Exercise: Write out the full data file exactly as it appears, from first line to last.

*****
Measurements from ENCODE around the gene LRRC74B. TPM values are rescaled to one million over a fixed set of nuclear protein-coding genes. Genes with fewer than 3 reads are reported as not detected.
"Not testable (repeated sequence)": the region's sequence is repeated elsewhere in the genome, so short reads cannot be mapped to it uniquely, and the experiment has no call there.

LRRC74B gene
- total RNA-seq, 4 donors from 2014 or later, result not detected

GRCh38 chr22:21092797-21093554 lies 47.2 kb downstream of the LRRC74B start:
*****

Measurements from ENCODE around the gene LRRC74B. TPM values are rescaled to one million over a fixed set of nuclear protein-coding genes. Genes with fewer than 3 reads are reported as not detected.
"Not testable (repeated sequence)": the region's sequence is repeated elsewhere in the genome, so short reads cannot be mapped to it uniquely, and the experiment has no call there.

LRRC74B gene
- total RNA-seq, 4 donors from 2014 or later, result not detected

GRCh38 chr22:21092797-21093554 lies 47.2 kb downstream of the LRRC74B start: